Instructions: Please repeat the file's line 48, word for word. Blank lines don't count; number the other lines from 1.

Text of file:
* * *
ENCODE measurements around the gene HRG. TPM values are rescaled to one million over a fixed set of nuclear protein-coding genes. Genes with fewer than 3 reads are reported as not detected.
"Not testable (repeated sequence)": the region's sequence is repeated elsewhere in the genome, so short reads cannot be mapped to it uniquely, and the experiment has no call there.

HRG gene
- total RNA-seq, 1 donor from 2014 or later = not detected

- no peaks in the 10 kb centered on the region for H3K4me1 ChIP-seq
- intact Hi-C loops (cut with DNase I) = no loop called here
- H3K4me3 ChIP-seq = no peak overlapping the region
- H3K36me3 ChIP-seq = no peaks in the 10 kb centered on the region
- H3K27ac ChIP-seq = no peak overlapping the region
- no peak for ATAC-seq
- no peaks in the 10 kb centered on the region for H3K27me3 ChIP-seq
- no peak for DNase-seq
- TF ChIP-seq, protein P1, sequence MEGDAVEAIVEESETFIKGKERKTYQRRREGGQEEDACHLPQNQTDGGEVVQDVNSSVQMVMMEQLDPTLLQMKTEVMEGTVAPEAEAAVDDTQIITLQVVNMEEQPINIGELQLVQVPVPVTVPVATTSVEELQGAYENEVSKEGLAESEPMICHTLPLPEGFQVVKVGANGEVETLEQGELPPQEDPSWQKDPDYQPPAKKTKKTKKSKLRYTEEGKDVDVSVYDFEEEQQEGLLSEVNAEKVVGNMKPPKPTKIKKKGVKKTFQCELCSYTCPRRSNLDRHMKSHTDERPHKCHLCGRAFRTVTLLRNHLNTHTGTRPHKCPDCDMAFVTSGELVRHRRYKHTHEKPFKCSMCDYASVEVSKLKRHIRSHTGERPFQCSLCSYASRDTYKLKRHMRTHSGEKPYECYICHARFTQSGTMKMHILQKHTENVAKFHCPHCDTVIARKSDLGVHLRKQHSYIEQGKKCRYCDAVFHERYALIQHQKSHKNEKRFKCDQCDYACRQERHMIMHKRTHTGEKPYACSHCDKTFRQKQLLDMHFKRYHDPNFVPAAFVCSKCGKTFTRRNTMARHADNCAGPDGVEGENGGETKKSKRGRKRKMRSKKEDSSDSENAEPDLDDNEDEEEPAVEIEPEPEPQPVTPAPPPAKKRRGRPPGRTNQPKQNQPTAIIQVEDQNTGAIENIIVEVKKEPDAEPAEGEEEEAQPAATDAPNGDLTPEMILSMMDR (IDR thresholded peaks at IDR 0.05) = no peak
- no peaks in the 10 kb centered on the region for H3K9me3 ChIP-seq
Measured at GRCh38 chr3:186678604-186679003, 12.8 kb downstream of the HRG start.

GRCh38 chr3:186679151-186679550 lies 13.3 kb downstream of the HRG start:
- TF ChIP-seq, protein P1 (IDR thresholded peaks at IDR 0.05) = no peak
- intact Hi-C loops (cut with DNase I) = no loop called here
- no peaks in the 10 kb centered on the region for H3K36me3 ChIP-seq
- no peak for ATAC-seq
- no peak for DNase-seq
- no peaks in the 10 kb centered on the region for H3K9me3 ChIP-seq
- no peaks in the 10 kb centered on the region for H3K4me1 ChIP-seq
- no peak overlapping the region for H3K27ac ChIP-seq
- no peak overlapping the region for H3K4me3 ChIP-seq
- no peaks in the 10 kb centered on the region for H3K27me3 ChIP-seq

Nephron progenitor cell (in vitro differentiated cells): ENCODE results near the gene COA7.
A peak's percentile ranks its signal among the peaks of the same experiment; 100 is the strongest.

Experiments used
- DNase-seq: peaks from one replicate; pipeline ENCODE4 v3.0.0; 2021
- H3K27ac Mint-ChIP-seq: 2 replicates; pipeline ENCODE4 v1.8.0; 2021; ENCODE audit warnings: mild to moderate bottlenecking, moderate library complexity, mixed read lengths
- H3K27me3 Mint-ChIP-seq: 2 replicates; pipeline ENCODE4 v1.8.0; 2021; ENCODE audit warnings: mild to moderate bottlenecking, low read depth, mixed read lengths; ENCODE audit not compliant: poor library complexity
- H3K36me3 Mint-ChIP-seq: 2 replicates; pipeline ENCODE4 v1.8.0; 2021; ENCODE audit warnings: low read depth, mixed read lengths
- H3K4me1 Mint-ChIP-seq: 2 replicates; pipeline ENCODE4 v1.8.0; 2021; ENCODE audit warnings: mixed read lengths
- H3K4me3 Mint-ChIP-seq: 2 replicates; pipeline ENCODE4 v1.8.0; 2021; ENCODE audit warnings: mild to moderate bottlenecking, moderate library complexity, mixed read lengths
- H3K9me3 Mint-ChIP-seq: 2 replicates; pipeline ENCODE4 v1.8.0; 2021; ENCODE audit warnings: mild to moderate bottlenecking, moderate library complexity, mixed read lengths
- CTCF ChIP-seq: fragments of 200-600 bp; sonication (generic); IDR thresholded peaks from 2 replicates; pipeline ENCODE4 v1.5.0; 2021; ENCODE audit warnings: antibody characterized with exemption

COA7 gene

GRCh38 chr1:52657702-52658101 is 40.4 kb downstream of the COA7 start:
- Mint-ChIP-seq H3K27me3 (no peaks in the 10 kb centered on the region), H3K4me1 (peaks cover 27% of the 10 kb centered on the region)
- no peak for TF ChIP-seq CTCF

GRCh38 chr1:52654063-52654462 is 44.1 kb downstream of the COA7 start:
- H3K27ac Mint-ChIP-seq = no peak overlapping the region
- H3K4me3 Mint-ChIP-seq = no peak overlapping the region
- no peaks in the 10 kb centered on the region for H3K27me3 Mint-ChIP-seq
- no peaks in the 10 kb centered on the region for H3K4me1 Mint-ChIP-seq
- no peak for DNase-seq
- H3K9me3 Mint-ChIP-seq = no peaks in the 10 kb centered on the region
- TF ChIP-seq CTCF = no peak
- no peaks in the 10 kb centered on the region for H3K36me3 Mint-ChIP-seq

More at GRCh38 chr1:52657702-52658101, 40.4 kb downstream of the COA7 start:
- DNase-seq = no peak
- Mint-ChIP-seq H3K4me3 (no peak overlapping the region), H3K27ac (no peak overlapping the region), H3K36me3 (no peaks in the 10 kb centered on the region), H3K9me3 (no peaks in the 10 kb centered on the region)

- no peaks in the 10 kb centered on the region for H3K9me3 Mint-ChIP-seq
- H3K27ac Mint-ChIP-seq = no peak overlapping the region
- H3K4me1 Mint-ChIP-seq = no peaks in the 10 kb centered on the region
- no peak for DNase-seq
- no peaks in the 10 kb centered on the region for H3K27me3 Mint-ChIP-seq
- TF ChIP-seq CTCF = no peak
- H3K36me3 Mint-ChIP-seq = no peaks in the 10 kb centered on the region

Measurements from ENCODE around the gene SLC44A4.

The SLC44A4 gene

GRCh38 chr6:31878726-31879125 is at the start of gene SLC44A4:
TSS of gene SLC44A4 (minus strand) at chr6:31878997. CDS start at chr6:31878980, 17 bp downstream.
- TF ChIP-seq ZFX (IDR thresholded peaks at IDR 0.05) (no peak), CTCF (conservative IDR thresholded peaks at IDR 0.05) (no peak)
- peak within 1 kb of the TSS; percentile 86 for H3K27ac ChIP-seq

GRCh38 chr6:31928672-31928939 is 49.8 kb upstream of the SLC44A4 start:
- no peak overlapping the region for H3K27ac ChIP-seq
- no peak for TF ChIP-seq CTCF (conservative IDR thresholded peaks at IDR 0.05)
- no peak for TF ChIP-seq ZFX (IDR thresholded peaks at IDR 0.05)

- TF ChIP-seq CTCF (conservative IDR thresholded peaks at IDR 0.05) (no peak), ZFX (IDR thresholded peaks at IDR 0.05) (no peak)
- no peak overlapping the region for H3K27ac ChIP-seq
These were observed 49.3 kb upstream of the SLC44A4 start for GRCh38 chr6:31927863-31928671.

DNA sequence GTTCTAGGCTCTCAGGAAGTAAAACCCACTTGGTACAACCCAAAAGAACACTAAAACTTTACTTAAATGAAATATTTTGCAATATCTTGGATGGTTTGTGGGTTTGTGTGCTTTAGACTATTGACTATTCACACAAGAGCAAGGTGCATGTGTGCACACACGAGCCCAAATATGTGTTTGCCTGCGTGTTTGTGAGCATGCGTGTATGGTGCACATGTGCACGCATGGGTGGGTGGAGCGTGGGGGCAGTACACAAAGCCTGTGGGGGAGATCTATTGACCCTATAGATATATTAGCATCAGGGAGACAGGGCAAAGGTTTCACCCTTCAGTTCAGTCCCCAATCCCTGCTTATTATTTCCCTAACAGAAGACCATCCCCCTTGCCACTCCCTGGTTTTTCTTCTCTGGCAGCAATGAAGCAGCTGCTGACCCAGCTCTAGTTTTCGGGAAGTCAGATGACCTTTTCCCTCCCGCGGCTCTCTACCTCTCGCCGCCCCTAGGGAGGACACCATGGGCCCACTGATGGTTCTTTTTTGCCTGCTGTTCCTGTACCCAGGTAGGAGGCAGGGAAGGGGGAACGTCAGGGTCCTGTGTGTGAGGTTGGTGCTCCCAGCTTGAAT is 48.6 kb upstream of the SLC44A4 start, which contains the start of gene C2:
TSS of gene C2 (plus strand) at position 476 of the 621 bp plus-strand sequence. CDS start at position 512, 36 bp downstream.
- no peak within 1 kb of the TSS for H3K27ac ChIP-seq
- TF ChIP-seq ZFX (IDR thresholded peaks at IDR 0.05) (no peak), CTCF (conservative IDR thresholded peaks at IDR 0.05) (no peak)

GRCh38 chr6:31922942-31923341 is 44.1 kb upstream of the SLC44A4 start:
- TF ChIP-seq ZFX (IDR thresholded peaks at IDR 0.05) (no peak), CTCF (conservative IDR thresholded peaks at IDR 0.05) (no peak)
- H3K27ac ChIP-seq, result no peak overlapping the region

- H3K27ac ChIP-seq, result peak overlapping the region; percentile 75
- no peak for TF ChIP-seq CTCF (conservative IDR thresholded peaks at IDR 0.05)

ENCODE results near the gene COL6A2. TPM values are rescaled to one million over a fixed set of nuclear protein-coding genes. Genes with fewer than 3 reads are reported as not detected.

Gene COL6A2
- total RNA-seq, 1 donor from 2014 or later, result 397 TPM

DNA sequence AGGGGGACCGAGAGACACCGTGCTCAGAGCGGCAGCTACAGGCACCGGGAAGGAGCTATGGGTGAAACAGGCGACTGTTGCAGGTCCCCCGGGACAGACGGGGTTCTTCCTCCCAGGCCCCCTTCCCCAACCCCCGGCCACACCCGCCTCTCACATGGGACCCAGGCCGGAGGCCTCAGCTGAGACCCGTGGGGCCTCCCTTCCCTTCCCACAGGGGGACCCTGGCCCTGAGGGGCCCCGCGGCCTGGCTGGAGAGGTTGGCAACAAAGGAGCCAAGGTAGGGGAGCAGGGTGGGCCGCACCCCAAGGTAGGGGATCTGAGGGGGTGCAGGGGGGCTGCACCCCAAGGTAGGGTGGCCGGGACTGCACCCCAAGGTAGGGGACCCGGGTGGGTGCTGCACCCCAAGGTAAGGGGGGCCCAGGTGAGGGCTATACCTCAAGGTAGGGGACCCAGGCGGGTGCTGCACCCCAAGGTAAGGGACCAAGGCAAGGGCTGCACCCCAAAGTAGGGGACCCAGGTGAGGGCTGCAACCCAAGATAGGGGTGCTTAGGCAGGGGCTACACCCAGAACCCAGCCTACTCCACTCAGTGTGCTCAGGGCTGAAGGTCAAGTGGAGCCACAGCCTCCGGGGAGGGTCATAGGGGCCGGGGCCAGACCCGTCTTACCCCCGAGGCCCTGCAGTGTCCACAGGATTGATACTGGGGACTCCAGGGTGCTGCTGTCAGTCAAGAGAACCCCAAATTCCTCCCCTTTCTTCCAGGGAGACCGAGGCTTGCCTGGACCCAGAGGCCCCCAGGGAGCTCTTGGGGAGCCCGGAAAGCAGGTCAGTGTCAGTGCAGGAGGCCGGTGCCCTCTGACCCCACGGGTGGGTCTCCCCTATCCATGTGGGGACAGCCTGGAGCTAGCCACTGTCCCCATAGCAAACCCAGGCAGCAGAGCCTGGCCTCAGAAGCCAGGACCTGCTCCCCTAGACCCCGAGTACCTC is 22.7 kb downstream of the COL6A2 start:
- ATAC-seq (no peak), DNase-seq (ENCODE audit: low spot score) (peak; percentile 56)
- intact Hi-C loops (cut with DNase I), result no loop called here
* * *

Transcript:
- H3K9me3 Mint-ChIP-seq = no peaks in the 10 kb centered on the region